With our SpyderProof feature, youíll see the difference right before your eyes. Just one click allows you to compare your monitor colours before and after calibration and see the nuances that matter most. Try it with a Datacolor composite image or upload your own favourite photos. With SpyderX Elite, you can even see images full screen.


SpyderX features an integrated ambient light sensor that can measure your room light throughout the day allowing you to adjust your display brightness and contrast to ideal levels. The software can either warn you to recalibrate or do it automatically using custom profiles based on light level. Both SpyderX Pro and Elite feature 5 levels of ambient light adjustment.


Itís important to know how your monitors perform during color-critical work. With the SpyderX Display Analysis feature, you can better understand the color, brightness, contrast, gamut, tone response and white point of your monitors. With SpyderX Elite, you can also check screen brightness and color uniformity and display color accuracy.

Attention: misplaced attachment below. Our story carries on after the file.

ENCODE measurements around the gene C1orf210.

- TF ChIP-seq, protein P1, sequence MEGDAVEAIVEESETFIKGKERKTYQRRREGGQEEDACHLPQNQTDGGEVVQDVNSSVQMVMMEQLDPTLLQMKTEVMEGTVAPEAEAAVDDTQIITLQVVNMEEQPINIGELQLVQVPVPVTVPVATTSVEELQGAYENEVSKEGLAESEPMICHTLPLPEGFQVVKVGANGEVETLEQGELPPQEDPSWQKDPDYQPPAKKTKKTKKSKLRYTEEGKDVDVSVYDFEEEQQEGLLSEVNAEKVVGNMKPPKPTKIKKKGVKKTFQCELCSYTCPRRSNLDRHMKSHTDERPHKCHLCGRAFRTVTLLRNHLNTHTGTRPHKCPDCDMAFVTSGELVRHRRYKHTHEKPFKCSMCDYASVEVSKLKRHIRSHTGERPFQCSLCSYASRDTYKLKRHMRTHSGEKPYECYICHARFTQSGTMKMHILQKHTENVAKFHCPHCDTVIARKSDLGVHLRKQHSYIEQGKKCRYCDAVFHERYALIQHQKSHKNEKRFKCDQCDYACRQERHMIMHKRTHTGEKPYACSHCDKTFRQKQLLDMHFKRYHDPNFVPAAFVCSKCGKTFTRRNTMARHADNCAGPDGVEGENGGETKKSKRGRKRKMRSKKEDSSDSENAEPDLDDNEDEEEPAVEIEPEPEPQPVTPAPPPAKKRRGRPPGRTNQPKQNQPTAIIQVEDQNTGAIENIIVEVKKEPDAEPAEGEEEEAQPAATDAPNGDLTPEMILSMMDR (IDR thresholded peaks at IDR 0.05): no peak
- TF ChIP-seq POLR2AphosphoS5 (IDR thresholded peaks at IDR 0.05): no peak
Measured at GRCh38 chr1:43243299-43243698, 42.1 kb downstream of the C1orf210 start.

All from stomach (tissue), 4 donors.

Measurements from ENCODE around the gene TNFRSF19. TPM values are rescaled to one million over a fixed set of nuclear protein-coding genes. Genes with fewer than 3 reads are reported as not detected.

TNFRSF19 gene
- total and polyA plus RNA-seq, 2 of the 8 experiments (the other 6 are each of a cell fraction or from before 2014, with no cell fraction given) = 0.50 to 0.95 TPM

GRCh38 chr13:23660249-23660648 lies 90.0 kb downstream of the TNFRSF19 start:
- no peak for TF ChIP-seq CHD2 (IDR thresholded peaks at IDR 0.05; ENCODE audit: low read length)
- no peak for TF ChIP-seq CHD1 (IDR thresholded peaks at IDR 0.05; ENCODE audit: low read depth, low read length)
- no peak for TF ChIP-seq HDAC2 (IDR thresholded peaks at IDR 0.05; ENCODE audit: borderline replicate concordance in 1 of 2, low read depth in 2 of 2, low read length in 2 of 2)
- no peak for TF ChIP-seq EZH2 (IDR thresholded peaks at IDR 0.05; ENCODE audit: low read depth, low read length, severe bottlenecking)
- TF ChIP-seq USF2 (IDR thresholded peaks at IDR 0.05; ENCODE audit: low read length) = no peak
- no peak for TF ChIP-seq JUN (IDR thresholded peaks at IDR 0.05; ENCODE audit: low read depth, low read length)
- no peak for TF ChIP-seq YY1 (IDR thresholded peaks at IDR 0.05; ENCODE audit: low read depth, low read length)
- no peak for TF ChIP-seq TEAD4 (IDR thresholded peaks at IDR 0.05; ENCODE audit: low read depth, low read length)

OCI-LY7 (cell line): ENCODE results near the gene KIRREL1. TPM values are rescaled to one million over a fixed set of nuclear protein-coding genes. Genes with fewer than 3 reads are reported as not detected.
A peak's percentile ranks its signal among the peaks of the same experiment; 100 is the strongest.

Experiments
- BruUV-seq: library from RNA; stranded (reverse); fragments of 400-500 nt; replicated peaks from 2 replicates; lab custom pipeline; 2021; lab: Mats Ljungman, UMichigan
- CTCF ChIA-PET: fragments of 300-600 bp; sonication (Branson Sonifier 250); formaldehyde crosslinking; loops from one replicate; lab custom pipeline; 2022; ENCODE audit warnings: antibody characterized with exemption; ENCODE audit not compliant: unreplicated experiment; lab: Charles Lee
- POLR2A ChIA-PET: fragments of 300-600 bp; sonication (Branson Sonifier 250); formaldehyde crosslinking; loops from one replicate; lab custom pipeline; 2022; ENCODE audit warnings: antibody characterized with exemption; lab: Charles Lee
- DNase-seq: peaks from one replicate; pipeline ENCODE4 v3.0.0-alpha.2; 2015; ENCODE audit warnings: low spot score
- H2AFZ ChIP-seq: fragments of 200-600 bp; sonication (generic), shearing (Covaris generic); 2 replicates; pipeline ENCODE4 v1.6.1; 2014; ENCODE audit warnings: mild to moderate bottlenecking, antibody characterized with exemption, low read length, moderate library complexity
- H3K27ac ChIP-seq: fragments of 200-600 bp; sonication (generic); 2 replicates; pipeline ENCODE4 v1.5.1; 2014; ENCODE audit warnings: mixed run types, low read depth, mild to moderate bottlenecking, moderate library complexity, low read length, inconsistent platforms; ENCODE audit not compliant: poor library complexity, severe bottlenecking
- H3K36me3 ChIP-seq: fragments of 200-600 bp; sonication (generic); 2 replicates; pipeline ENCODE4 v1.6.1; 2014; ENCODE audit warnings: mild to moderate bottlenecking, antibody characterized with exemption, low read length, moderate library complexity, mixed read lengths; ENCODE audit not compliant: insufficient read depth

Your on-screen images may look different when you print or view them on other devices such as tablets. Softproof, only available with SpyderX Elite, lets you simulate and view these changes on your calibrated screen. For printers, you can see how prints will look for a specific printer model, paper and ink, and upload ICC printer profiles.



What's in the Box

In the small and neat 12 x 12cm box you get the SpyderX sensor, a welcome card with a link to software download and your warranty information, a unique serial number to activate the software (which dictates which features you will have access to based on the package you bought) and a link to online demos, users guides and videos.